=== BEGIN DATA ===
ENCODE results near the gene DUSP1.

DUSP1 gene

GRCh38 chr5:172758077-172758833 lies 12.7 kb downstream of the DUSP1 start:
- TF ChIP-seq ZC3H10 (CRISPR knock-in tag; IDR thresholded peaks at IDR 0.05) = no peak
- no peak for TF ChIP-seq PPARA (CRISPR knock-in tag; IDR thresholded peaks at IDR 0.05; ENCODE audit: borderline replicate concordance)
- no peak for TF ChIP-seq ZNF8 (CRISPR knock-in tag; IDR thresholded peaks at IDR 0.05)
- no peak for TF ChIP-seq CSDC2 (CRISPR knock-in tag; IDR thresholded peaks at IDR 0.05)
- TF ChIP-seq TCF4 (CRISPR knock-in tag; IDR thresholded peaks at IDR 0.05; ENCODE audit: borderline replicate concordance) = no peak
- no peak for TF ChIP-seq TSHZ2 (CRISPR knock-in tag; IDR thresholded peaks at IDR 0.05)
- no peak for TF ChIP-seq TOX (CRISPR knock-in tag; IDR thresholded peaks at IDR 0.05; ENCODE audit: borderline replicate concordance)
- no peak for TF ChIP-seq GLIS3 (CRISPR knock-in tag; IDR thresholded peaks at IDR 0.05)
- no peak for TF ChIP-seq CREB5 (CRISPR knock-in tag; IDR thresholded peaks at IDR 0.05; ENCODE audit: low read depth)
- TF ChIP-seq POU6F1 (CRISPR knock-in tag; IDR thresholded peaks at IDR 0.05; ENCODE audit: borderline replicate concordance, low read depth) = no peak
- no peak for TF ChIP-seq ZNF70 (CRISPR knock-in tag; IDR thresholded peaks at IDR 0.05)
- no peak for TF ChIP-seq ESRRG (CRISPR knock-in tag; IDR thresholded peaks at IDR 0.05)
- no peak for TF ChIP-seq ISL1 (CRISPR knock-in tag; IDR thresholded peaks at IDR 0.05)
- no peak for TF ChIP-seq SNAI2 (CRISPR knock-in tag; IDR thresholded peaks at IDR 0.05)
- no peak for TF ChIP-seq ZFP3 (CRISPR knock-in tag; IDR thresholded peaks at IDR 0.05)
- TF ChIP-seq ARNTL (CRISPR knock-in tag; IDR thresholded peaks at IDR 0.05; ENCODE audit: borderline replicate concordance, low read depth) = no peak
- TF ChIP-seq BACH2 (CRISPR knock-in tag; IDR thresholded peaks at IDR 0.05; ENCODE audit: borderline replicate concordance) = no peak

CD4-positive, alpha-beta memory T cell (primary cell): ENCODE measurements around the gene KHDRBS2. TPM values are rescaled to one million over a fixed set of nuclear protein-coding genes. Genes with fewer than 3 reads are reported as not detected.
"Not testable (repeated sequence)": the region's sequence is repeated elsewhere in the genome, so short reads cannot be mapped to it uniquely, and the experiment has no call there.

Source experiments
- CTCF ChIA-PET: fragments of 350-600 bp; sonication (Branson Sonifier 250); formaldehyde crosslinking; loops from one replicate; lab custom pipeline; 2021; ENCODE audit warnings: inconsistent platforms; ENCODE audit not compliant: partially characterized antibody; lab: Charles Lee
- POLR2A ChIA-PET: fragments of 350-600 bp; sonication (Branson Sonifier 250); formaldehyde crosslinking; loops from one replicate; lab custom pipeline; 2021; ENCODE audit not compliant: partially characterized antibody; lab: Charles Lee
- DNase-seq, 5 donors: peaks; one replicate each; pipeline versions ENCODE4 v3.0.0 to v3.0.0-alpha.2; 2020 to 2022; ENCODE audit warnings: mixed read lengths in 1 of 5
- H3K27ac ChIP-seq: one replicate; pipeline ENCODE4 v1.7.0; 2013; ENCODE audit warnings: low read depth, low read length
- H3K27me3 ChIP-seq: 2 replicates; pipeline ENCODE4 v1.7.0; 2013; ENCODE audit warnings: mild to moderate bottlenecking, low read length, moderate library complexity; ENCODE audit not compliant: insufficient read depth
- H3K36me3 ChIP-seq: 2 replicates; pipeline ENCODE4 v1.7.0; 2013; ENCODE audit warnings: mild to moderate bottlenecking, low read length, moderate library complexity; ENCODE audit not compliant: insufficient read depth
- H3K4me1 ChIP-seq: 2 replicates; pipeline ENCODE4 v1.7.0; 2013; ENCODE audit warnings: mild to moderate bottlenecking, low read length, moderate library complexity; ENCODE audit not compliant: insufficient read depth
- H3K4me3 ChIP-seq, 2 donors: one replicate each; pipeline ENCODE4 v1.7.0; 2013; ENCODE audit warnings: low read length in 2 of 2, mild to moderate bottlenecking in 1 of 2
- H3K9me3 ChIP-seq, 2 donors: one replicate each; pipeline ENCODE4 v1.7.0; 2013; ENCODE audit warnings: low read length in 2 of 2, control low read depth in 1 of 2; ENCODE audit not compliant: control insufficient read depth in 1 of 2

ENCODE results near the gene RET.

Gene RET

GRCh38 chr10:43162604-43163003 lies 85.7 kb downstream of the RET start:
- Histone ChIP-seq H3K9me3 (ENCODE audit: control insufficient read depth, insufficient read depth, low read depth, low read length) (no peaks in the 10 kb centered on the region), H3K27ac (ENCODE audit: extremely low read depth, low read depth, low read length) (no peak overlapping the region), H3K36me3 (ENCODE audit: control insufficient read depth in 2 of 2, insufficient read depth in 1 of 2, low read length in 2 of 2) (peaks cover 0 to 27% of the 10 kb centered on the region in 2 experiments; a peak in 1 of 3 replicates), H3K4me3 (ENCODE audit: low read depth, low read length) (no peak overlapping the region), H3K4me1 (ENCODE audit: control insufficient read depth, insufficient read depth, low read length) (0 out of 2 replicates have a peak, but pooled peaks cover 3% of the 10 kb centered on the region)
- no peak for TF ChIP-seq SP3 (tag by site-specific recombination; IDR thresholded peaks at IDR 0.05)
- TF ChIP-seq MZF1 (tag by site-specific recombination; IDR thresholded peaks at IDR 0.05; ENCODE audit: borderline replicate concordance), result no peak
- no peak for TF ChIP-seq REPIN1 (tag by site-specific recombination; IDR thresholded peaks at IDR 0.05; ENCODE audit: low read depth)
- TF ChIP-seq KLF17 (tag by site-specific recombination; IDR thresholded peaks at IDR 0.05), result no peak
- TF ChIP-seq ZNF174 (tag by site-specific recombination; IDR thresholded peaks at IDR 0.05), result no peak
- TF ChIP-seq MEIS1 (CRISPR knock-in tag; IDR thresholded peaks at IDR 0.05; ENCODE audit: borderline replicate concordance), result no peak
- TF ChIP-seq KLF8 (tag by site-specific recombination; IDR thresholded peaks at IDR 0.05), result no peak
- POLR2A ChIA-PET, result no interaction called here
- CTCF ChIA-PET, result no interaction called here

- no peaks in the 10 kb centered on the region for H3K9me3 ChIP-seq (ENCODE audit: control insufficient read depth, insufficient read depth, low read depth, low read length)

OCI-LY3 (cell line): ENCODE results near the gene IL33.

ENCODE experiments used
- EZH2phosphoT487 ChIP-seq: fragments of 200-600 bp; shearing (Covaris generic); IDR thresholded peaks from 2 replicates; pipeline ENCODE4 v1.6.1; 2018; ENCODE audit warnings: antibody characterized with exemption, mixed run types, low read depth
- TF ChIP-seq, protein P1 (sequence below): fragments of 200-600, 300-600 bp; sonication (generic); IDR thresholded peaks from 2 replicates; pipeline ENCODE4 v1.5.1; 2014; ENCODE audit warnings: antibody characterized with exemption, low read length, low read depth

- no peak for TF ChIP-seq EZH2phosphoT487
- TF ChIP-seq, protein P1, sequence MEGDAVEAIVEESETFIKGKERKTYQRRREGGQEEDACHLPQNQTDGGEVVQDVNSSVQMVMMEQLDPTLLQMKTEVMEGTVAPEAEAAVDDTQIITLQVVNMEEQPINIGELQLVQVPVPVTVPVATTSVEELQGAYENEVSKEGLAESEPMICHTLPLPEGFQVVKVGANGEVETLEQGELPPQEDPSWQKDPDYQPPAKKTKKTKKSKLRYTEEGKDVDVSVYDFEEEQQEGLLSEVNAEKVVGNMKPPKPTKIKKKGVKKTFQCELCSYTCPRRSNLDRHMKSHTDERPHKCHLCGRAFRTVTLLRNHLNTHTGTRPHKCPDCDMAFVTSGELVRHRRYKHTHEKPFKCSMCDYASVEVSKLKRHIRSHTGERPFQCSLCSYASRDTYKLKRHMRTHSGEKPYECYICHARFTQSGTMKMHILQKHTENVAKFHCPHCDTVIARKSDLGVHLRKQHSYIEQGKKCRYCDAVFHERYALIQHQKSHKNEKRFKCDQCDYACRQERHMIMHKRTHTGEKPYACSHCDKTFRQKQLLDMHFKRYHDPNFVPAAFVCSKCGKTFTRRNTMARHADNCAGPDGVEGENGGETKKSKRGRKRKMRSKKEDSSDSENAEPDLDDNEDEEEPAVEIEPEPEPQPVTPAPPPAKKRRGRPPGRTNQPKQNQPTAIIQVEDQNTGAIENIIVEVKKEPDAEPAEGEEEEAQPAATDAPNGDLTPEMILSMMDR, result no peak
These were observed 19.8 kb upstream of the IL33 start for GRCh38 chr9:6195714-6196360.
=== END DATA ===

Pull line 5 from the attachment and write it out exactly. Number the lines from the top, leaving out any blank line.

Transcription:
- no peak for TF ChIP-seq PPARA (CRISPR knock-in tag; IDR thresholded peaks at IDR 0.05; ENCODE audit: borderline replicate concordance)